Early Childhood Education

Piaget, Jean (1896-1980)

 

Jean Piaget is often believed to have been a Swiss psychologist, but psychology for him was only a means of studying epistemological questions scientifically. For centuries, epistemologists had debated questions such as “How do we know what we think we know?” and Piaget insisted that these questions should be answered scientifically rather than by philosophical speculation. His doctorate from the University of Neuchatel (1918) was in natural sciences with a dissertation on the mollusks of Valais. This training in zoology led him to study knowledge from a perspective that encompassed all animals’ adaptation to their environment. This perspective is what took him to psychology, to try to explain the development of human knowledge by looking for parallels with children’s process of acquiring knowledge.

As Piaget said in Piaget on Piaget (1977), his theory is almost always misunderstood. “Some think I am an empiricist.... Others think I am a neo-maturationist or even an innatist.. .. But I am a constructivist,” he said. (The term constructivism, too, later led to confusion because there are many kinds of constructivisms.)

Piaget’s opposition to empiricism is especially important for early childhood education, which has long been dominated by empiricist thinking. Empiricists believe, in essence, that human beings acquire knowledge by internalizing it directly from the external world through the senses. As a constructivist, Piaget proved that human beings create their own knowledge from the inside, constantly modifying it by interacting with people and objects. Human knowledge is organized through a logico-mathematical framework that takes many years for each individual to construct, he said, and human beings see in the environment only what their own logico-mathematical organization enables them to see. This theory was sketched in The Construction of Reality in the Child (1937/1954) and elaborated in more than sixty books.

Piaget was acutely aware that science only describes and explains phenomena. He was careful to say that the application of science to practical problems like education was beyond the scope of his work. By thus limiting his concerns to the description and explanation of knowledge, he gave to educators a scientific foundation for their art. Just as medicine is an art based on scientific explanations of illnesses, he said, education must become an art based on a scientific explanation of how children learn (Piaget, 1948/1973). By limiting his work to the description and explanation of knowledge, he also enabled educators to understand the scientific revolution his theory brought to behaviorism. Just as the heliocentric theory revolutionized the geocentric theory by extending the scope of the old theory and turning it upside down, Piaget’s constructivism extended the scope of behaviorism and turned it upside down. As a biologist, he said that all animals (including human beings) adapt to reward and punishment, but human beings are much more complicated than lower animals.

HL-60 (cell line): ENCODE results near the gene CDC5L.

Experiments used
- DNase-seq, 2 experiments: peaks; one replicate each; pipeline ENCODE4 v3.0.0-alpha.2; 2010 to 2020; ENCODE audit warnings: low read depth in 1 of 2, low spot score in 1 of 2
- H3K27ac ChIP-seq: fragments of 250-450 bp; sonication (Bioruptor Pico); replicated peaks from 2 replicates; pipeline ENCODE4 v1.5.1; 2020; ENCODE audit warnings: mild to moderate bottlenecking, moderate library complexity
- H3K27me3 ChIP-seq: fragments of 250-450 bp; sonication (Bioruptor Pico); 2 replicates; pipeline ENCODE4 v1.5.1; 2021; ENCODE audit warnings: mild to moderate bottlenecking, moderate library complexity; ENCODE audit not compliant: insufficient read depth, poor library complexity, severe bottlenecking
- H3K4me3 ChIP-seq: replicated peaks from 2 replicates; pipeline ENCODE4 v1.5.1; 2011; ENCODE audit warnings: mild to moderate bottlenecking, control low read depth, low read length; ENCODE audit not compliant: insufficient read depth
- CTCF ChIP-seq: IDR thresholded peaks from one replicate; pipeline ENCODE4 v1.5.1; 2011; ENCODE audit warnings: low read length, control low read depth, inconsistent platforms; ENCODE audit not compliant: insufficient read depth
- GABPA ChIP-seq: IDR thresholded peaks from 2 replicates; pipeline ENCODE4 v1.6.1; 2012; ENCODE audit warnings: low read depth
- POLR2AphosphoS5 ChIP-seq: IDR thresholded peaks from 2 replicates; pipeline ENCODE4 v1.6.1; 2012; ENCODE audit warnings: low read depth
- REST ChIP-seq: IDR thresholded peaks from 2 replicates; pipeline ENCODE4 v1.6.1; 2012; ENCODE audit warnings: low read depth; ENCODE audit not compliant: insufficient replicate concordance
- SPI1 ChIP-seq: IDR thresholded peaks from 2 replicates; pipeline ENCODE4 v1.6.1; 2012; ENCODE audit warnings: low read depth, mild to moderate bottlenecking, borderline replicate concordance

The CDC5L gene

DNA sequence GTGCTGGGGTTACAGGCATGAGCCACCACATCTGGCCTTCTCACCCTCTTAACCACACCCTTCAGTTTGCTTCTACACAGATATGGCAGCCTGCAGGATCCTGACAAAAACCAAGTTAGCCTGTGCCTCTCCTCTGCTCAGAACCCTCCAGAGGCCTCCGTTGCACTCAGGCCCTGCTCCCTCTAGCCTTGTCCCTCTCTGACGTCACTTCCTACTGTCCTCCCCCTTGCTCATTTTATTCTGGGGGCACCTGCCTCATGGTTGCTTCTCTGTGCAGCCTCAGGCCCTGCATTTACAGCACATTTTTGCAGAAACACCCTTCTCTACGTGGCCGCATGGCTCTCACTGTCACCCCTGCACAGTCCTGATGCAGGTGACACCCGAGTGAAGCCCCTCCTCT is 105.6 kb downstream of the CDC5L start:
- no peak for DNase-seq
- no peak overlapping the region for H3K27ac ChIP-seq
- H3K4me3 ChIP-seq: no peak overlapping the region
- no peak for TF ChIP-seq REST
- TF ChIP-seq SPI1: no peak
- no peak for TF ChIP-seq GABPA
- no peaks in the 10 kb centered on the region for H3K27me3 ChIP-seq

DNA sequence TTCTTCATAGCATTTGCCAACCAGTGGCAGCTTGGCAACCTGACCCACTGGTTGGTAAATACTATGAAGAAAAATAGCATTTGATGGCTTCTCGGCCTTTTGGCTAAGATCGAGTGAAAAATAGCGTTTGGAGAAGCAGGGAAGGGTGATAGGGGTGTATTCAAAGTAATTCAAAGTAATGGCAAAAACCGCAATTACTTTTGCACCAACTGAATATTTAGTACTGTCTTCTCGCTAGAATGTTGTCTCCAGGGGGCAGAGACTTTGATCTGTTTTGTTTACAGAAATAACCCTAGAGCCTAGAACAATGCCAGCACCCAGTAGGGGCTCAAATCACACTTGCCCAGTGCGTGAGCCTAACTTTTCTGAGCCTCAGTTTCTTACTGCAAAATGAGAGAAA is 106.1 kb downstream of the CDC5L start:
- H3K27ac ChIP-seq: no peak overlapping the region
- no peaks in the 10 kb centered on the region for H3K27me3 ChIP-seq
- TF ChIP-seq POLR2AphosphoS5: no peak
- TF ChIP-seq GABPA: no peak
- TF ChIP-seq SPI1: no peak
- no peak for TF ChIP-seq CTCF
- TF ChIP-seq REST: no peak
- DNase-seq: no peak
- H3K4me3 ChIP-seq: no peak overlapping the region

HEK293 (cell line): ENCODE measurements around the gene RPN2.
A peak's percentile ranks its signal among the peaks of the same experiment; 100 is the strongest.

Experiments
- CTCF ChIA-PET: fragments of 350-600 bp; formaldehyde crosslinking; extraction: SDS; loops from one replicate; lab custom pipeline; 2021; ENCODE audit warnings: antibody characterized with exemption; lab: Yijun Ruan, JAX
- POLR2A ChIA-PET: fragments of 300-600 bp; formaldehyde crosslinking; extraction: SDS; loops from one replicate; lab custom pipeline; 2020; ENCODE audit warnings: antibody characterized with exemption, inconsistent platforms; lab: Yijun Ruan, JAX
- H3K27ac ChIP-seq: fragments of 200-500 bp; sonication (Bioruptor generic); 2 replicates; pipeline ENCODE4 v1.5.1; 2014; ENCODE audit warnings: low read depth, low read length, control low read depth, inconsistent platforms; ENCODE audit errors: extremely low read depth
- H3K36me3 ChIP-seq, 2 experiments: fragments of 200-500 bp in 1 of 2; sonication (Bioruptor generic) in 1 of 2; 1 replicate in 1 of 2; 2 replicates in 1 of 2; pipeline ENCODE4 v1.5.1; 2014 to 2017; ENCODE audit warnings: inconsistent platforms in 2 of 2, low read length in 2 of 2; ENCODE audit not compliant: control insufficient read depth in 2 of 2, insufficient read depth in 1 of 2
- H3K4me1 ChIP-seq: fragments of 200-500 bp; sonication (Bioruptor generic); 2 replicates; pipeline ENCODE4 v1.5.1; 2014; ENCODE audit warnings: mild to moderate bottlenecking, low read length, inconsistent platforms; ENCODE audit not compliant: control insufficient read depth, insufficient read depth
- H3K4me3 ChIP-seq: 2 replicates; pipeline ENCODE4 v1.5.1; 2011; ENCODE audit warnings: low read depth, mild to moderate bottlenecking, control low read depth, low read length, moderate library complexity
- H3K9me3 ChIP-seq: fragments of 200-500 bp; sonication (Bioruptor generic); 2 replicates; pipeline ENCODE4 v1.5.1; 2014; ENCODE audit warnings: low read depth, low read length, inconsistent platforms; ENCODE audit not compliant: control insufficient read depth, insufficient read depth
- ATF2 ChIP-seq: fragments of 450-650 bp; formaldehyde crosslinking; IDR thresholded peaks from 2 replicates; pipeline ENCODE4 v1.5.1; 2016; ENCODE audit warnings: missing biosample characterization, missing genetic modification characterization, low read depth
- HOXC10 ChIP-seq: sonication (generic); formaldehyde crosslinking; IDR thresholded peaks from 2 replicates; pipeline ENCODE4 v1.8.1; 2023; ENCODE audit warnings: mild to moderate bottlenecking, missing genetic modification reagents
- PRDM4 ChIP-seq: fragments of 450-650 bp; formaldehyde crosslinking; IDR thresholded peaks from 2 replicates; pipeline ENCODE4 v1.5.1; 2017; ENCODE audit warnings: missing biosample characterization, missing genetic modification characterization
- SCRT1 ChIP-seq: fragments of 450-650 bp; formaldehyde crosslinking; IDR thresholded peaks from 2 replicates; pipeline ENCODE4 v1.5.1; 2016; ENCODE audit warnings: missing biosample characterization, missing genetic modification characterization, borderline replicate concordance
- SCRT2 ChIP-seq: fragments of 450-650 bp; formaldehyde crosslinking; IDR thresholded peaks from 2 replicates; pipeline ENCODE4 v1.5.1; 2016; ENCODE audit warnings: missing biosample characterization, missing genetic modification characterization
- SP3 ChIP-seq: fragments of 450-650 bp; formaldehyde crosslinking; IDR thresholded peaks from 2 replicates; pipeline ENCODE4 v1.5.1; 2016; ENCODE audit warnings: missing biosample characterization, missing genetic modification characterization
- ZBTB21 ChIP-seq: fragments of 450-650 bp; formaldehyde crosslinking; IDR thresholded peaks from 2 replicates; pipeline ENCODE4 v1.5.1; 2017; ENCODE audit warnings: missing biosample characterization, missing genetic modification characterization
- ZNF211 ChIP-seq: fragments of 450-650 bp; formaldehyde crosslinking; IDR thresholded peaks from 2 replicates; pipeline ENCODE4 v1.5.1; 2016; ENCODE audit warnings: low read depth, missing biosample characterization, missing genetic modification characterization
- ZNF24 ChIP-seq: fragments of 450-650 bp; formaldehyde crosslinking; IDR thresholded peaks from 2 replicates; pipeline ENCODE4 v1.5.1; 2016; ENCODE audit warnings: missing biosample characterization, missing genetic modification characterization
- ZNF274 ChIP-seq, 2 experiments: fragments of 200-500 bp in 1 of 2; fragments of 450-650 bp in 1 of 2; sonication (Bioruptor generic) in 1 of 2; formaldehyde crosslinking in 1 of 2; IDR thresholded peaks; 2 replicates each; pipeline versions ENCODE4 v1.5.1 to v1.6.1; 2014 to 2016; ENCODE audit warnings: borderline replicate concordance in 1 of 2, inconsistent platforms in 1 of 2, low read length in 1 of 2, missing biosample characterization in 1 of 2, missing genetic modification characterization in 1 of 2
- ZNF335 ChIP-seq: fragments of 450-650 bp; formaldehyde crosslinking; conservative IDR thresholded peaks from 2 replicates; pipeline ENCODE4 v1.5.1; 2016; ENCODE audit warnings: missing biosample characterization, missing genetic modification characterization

Part of Piaget’s constructivism concerns children’s moral development (Piaget, 1932). He made a distinction between the morality of heteronomy and the morality of autonomy. The former is the morality of obedience to ready-made rules and people in authority taught through reward and punishment-a morality compatible with behaviorism. The morality of autonomy, on the other hand, is the morality of each individual making his or her own decisions by taking relevant factors into account. Piaget showed with evidence that all children begin by being heteronomous but that some are raised to become increasingly autonomous. When asked why it was bad to lie, for example, young, heteronomous children replied, “Because you get punished,” and when Piaget asked if it would be all right to lie if one were not punished, these children answered “Yes.” More autonomous children replied, on the other hand, that lying is bad because people wouldn’t be able to believe each other if they lied. Piaget was not an educator, but he explained how some adults foster the development of autonomy in children. His theory thus has much to offer for the advancement of education.

Further Readings: Piaget, Jean (1932). The moral judgment of the child. London: Kegan Paul. Piaget, Jean. (1952). Jean Piaget. In Edwin G. Boring, Herbert S. Longfeld, Heinz Werner, and R. M. Yerkes, eds., A history of psychology in autobiography. Vol. IV. Worcester, MA: Clark University Press, pp. 237-256; Piaget, Jean (1954). The construction of reality in the child. New York: Basic Books. Originally published 1937; Piaget, Jean. (1971). Biology and knowledge. Chicago: University of Chicago Press; Originally published 1967. Piaget, Jean. (1973). To understand is to invent. New York: Viking. Originally published 1948. Piaget, Jean (1977). Piaget on Piaget. New Haven, CT: Yale University Media Design Studio. Piaget, Jean, and Barbel Inhelder (1969). The psychology of the child. New York: Basic Books. Originally published 1966.

Constance Kamii